"I sincerely believe you have pulled off the perfect crime."I'm in love with this novel. I was a bit worried at first that I was reading something along the lines of Cornell Woolrich's Phantom Lady, because in many ways Bird in a Cage begins with just that sort of feel, but as things turned out though, I was entirely wrong. This book is one of Dard's "romans nuits" -- novels of the night -- which the back section of the novel states are "run of stand-alone, dark psychological thrillers written b "I sincerely believe you have pulled off the perfect crime."I'm in love with this novel. I was a bit worried at first that I was reading something along the lines of Cornell Woolrich's Phantom Lady, because in many ways Bird in a Cage begins with just that sort of feel, but as things turned out though, I was entirely wrong. This book is one of Dard's "romans nuits" -- novels of the night -- which the back section of the novel states are "run of stand-alone, dark psychological thrillers written by Dard in his prime, and considered by many to be his best work." Well, after finishing two books by Dard last night (the other Crush), I may be tempted to believe it -- it's definitely the best of the pair. It's Christmas Eve, and Albert has come back home to Paris and to his mother's apartment after being away for six years. Mom has died, and he has returned to an empty, but still unchanged place. After laying back in his old bed for a while, thinking he'd give anything to see his mom "just for a second, standing behind the door," and to hear her asking him if he was awake, his sorrow takes over and he needs to get out. Off into the night, into his old quartier he wanders, after having stopped in a shop to buy a Christmas decoration, a "silver cardboard birdcage sprinkled with glitter dust" with a blue and yellow velvet bird inside on a perch. Then it's on to a restaurant where he runs into a woman who reminds him of a woman from his past named Anna, but this woman has a small child with her, and Albert suddenly feels the tragedy of the "shared loneliness" of the two. After a short stint at a movie theater, Albert walks the woman (still nameless at this point) home; she invites him up for a drink and some impulse drives him to hang the birdcage on the woman's Christmas tree. The little girl is put to bed, after which the woman reveals that she would really like to go out for a while, and they talk about her marriage which is extremely unhappy. Returning her to her home, Albert realizes that they're not alone -- there's now a coat hanging on a hook that belongs to the woman's husband. It's at this juncture where the story really takes off, as Albert is forced to make a confession to this woman who promptly throws him out. But he just can't leave, so he waits, hiding outside and watching as things get weirder and weirder before he steps in once more and gets the surprise of his life. When I finished this novel, to say I was blown away is to very much understate how I felt about it. Frankly, I thought it was just genius. I think my insomnia may have been caused by a) first the tension that kept ratcheting up throughout the story and b) just laying there thinking about the book and about just how cleverly Dard put things together here. It's like I was expecting one thing and then out of nowhere, it became an entirely different ball game altogether, where everything changed completely. Passing on this book because it was written in 1961 would be a shame -- it's absolutely perfect for vintage crime readers, for readers who enjoy French crime, and for readers who are looking for something different in their crime fiction. My advice is to run, do not walk, and pick up a copy ASAP. This one I just loved. Absolutely.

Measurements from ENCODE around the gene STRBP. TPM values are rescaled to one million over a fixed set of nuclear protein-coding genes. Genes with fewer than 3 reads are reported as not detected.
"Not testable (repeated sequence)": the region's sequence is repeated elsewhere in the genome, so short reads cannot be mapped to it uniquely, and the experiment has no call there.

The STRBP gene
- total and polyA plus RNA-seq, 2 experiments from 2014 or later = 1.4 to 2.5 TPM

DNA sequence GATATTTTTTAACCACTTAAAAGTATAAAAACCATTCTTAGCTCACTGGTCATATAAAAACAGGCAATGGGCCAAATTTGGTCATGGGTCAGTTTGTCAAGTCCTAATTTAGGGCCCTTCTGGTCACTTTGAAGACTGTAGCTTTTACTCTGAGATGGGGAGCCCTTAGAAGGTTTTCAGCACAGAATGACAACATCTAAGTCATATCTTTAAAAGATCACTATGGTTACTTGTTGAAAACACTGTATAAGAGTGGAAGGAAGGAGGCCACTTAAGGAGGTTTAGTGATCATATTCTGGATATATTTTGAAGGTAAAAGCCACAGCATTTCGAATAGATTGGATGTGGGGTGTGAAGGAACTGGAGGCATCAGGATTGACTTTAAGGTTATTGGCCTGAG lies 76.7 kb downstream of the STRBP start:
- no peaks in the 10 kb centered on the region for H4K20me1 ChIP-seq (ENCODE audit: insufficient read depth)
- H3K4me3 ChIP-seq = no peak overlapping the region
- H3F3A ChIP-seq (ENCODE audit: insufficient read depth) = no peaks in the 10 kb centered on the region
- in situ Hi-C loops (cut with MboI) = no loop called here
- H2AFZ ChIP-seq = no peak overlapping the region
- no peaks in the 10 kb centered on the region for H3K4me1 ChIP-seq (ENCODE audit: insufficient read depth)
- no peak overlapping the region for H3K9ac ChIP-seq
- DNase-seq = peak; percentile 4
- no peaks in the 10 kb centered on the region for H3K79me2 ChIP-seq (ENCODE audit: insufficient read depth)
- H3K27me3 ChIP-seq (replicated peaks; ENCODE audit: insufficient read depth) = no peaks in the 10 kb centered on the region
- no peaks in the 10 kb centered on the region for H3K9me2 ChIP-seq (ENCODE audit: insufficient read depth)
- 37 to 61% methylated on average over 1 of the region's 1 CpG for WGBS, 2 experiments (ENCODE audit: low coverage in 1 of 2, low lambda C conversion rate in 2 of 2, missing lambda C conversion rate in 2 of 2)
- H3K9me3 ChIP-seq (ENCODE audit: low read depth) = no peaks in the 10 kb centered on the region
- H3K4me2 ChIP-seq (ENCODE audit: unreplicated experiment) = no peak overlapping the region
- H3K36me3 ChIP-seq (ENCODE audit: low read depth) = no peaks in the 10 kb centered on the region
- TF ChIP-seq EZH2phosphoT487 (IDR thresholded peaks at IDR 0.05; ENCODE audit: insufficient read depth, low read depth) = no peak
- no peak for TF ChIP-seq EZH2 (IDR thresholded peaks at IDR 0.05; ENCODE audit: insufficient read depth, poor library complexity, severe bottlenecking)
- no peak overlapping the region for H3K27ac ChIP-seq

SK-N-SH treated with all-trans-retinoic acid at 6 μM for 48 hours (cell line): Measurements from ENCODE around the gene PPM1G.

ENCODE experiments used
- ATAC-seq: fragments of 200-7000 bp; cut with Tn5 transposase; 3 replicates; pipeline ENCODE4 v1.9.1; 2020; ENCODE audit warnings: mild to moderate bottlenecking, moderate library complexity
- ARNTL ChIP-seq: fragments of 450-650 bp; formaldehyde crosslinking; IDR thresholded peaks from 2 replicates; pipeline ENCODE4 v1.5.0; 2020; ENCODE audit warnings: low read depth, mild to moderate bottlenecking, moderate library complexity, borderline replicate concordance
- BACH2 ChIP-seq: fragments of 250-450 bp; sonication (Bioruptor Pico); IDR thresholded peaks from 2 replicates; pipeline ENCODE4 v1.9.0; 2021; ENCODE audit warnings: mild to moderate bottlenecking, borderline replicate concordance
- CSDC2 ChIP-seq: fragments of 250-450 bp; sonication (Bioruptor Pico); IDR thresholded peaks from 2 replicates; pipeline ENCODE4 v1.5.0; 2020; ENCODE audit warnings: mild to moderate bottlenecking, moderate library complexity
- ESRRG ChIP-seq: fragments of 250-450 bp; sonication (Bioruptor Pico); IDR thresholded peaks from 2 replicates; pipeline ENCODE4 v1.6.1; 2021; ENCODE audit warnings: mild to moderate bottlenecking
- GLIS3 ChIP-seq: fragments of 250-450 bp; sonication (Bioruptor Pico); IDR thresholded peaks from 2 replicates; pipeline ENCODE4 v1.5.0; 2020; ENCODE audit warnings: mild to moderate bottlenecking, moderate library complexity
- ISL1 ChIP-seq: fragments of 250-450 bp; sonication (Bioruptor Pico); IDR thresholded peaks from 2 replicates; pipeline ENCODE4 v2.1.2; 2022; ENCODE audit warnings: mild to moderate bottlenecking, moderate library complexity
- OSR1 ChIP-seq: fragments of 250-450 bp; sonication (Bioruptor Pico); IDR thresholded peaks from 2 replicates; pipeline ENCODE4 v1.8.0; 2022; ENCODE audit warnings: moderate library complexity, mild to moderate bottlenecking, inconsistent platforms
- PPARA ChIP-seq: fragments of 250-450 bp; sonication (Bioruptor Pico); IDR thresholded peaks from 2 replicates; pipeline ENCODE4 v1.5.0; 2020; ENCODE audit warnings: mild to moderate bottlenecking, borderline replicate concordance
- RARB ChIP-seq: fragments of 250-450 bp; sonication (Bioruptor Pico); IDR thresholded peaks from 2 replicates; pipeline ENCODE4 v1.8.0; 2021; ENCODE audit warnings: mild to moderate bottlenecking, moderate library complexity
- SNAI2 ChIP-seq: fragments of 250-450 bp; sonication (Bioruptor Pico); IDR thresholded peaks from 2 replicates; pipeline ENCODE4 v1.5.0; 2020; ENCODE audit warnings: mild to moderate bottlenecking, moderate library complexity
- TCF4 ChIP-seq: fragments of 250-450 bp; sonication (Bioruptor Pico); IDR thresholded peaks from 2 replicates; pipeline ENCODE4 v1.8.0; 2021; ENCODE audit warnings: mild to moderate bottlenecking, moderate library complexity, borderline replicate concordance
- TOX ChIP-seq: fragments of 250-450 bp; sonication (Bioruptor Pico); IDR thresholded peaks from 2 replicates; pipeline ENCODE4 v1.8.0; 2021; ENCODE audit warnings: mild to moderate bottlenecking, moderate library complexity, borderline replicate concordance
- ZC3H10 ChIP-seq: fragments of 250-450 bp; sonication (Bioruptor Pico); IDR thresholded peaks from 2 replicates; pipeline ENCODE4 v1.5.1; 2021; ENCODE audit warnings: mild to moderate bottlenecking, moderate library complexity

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  • Dana
    January 1, 1970
    Bird in a Cage is a clever French noir novella. The setting is Christmastime, 1960s, Paris. I could perfectly picture this in black and white film. A great little read-in-one-sitting jewel.
  • Susan
    January 1, 1970
    First published in 1961, this is an atmospheric and dark novel, set over Christmas in Paris. Albert Herbin has returned to Paris after several years away, to visit his old apartment. His mother is now dead and, feeling he really needs to just get out, he heads out into the streets. There, in a restaurant, he comes across a young mother, and her daughter. The woman reminds him of Anna, a woman he once loved, and he begins to follow her. As the evening continues, Albert feels he is falling in love First published in 1961, this is an atmospheric and dark novel, set over Christmas in Paris. Albert Herbin has returned to Paris after several years away, to visit his old apartment. His mother is now dead and, feeling he really needs to just get out, he heads out into the streets. There, in a restaurant, he comes across a young mother, and her daughter. The woman reminds him of Anna, a woman he once loved, and he begins to follow her. As the evening continues, Albert feels he is falling in love; but all is not what it seems. Suddenly, Albert finds himself involved in a bizarre series of events, which threaten to embroil him in the death of her husband.If you enjoy dark noir novels, then you will find this a disturbing, slightly sinister read. This is not a typical Christmas mystery. The streets and bars are full of those celebrating, but, beneath the surface, are the lonely and the despairing. Most of this book takes place during the night, as Albert wanders the streets of his childhood and tries to come to terms with his past. This is an unusual read and I am pleased that Pushkin Vertigo are re-publishing so many crime classics from around the world. I am really enjoying discovering authors that I had never had the chance to read before and discovering wonderful crime novels that were, previously, out of print.